pollutedThe day is here. Government entities have once again given the green light for the toxic injection well located on Citron Dr., Romulus, MI. to move forward. Numerous issues and concerns flood the minds of those who are interested in the environment in which our residents live.

Although the contamination of the water table is the most imminent threat to public health that also means your family’s vegetable garden could suffer too!

While we cannot predict the impact of future geological events and other unforeseen incidents that could jeopardize community safety and health related to the injection well, citizens can be proactive and take charge of the things that are in their control.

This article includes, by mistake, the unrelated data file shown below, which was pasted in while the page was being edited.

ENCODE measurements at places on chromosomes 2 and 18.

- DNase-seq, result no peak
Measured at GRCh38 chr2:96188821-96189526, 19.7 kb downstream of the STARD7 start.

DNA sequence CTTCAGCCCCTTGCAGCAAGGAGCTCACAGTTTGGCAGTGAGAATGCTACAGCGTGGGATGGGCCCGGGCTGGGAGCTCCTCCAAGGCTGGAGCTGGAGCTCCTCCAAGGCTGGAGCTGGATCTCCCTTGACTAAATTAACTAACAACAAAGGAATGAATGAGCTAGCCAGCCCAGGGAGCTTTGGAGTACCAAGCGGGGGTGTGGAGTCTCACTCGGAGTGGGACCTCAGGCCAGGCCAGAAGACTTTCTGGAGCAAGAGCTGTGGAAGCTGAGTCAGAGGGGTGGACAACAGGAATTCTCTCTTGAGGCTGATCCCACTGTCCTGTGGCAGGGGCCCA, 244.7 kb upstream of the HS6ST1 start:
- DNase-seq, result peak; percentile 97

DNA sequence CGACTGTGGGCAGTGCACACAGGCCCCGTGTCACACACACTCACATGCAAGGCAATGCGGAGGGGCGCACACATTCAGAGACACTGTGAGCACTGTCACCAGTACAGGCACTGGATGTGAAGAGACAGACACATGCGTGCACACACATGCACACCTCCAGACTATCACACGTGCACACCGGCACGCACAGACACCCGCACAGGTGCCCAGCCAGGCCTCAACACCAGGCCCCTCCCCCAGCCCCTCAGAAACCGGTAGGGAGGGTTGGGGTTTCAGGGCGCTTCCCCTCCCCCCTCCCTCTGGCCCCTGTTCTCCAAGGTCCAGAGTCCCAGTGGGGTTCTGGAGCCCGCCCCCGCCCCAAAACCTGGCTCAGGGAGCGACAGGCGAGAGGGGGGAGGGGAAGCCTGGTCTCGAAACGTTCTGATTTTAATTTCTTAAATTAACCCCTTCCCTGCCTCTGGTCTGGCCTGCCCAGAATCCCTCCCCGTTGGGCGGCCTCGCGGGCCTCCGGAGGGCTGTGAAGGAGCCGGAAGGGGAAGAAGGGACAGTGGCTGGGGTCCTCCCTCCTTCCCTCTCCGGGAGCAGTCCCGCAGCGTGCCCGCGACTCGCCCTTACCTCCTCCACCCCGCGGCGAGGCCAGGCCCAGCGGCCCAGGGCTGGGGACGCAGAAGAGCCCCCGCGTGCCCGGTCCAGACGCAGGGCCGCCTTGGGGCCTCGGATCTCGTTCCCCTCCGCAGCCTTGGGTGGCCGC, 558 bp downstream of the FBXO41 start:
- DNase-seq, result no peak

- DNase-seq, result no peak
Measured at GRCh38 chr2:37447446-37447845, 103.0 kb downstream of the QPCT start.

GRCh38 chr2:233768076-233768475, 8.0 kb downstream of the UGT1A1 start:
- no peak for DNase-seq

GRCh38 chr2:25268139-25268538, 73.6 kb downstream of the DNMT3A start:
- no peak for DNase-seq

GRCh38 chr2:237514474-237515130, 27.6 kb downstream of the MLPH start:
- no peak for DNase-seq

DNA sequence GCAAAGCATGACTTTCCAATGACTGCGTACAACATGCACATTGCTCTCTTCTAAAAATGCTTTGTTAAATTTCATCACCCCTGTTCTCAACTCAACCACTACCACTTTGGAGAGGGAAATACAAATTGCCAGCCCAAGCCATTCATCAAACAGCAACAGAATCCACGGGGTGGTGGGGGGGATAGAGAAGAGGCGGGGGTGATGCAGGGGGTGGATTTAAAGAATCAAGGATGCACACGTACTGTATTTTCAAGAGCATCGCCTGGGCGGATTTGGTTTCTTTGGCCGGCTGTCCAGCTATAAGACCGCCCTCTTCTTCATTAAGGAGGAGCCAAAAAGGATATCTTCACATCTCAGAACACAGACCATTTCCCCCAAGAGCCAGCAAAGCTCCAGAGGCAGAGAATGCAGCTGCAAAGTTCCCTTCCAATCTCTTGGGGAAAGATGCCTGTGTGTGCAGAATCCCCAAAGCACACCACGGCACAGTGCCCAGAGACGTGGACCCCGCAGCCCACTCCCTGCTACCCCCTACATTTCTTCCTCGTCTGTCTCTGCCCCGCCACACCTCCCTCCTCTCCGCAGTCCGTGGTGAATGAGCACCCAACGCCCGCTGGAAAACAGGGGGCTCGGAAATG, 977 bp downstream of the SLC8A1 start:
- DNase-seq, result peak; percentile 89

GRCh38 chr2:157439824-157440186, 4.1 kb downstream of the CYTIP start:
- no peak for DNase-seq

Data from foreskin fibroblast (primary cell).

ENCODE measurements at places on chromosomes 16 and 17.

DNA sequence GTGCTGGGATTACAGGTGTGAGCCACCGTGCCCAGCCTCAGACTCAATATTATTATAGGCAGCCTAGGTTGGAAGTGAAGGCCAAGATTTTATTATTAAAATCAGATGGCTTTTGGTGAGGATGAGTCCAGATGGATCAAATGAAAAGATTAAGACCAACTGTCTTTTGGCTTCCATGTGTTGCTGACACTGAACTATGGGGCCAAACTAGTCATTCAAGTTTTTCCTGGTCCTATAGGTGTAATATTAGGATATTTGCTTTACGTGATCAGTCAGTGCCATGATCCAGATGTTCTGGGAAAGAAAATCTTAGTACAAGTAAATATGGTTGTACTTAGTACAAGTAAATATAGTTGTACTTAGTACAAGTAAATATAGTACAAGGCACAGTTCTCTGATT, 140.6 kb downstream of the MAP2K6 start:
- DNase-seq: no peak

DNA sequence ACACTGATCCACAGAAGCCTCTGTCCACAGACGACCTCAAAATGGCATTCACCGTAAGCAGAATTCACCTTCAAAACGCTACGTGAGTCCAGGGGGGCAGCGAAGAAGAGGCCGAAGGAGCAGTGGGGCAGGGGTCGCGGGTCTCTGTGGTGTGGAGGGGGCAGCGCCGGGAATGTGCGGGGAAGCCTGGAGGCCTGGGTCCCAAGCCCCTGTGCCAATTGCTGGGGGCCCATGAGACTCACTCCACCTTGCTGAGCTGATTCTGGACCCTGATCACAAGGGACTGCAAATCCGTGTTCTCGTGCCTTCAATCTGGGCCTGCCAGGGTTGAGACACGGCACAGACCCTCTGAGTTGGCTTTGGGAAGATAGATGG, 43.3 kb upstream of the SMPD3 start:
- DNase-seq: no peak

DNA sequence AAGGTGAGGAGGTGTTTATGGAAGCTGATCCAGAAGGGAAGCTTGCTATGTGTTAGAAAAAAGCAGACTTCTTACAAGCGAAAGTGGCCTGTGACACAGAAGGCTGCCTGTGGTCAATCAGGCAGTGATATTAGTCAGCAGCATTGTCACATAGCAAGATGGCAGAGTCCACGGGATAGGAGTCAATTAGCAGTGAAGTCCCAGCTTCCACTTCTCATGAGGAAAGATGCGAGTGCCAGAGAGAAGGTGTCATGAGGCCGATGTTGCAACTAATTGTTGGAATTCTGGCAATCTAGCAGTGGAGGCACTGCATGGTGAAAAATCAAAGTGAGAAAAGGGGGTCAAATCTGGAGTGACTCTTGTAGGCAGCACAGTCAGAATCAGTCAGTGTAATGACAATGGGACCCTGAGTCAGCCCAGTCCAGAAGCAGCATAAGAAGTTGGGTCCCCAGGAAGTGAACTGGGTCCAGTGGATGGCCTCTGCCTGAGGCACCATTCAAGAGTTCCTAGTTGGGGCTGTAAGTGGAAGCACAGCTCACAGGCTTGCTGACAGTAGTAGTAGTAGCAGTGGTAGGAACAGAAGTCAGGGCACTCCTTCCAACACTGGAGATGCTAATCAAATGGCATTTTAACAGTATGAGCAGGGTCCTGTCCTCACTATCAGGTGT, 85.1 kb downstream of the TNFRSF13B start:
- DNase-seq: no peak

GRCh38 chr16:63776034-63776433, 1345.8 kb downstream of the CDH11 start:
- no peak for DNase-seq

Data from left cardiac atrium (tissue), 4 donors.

First and foremost, the City of Romulus water quality tests and reports often have good results. They are also not very timely. Should contaminant levels change to an unacceptable level for your family’s standards, you would find out after the fact. The same water that flows from our taps is the same water that flows from your garden spigot. Your plants will take in the same contaminants as you when you water them. Some things that you can do for personal water consumption include:

  • Purchase a water filtration system. The Berkey Water filter is well known for filtering most contaminants. It is a stand alone unit and can also provide safe drinking water in the event of a disaster or emergency. http://www.bigberkeywaterfilters.com/
  • Build raised garden beds that do not use current contaminated soil and allow for adaptation in the event there is a geological event that effects the water table. http://www.teachmesfg.com is a good place to get local information.